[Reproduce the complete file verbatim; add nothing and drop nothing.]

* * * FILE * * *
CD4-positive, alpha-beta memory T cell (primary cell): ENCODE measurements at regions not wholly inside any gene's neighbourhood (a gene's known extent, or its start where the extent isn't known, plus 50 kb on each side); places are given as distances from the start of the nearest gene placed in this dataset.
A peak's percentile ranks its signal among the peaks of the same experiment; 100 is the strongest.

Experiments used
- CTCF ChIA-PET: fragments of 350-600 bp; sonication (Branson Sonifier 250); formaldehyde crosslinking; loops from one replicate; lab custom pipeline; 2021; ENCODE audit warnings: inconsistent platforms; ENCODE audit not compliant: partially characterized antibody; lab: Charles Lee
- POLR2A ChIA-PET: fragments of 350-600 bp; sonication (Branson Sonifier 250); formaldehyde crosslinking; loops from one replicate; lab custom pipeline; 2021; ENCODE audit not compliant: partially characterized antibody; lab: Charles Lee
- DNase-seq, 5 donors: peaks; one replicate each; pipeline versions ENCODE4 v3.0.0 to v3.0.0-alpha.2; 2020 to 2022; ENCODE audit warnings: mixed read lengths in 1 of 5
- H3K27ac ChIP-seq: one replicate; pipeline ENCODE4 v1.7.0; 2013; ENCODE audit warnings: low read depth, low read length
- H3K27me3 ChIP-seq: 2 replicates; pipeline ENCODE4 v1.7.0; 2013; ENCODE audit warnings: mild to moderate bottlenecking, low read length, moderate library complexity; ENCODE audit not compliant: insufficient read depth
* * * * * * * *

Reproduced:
CD4-positive, alpha-beta memory T cell (primary cell): ENCODE measurements at regions not wholly inside any gene's neighbourhood (a gene's known extent, or its start where the extent isn't known, plus 50 kb on each side); places are given as distances from the start of the nearest gene placed in this dataset.
A peak's percentile ranks its signal among the peaks of the same experiment; 100 is the strongest.

Experiments used
- CTCF ChIA-PET: fragments of 350-600 bp; sonication (Branson Sonifier 250); formaldehyde crosslinking; loops from one replicate; lab custom pipeline; 2021; ENCODE audit warnings: inconsistent platforms; ENCODE audit not compliant: partially characterized antibody; lab: Charles Lee
- POLR2A ChIA-PET: fragments of 350-600 bp; sonication (Branson Sonifier 250); formaldehyde crosslinking; loops from one replicate; lab custom pipeline; 2021; ENCODE audit not compliant: partially characterized antibody; lab: Charles Lee
- DNase-seq, 5 donors: peaks; one replicate each; pipeline versions ENCODE4 v3.0.0 to v3.0.0-alpha.2; 2020 to 2022; ENCODE audit warnings: mixed read lengths in 1 of 5
- H3K27ac ChIP-seq: one replicate; pipeline ENCODE4 v1.7.0; 2013; ENCODE audit warnings: low read depth, low read length
- H3K27me3 ChIP-seq: 2 replicates; pipeline ENCODE4 v1.7.0; 2013; ENCODE audit warnings: mild to moderate bottlenecking, low read length, moderate library complexity; ENCODE audit not compliant: insufficient read depth